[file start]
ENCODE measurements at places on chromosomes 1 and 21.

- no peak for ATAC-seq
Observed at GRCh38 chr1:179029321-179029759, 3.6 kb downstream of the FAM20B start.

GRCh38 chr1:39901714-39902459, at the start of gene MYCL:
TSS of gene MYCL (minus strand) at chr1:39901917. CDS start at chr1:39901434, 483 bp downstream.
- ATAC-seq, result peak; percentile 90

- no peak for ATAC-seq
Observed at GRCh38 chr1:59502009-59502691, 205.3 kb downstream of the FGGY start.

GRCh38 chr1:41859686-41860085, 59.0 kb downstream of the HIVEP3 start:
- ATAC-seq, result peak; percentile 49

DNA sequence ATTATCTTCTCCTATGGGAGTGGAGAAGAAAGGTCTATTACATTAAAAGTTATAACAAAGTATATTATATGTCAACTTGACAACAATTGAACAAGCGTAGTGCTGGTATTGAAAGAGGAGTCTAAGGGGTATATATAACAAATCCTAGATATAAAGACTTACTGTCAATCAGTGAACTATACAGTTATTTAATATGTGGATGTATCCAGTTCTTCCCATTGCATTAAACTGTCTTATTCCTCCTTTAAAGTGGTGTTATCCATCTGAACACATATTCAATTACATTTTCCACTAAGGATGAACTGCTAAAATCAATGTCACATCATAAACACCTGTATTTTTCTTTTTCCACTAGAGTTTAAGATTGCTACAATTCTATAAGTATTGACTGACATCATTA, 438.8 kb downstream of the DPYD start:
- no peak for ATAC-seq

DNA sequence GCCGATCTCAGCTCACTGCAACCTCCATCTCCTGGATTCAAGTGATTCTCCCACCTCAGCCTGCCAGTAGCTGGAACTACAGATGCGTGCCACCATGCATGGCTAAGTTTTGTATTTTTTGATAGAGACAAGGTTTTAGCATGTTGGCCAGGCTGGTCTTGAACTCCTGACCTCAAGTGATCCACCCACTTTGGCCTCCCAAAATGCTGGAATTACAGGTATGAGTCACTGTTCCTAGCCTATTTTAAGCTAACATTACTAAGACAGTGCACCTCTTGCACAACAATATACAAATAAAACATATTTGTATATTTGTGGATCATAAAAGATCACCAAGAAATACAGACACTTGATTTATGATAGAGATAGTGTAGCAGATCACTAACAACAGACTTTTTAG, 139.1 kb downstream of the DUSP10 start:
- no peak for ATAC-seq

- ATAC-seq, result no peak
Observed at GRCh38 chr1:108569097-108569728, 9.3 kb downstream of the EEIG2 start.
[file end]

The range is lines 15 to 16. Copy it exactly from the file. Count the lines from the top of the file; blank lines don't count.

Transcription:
- ATAC-seq, result no peak
Observed at GRCh38 chr1:108569097-108569728, 9.3 kb downstream of the EEIG2 start.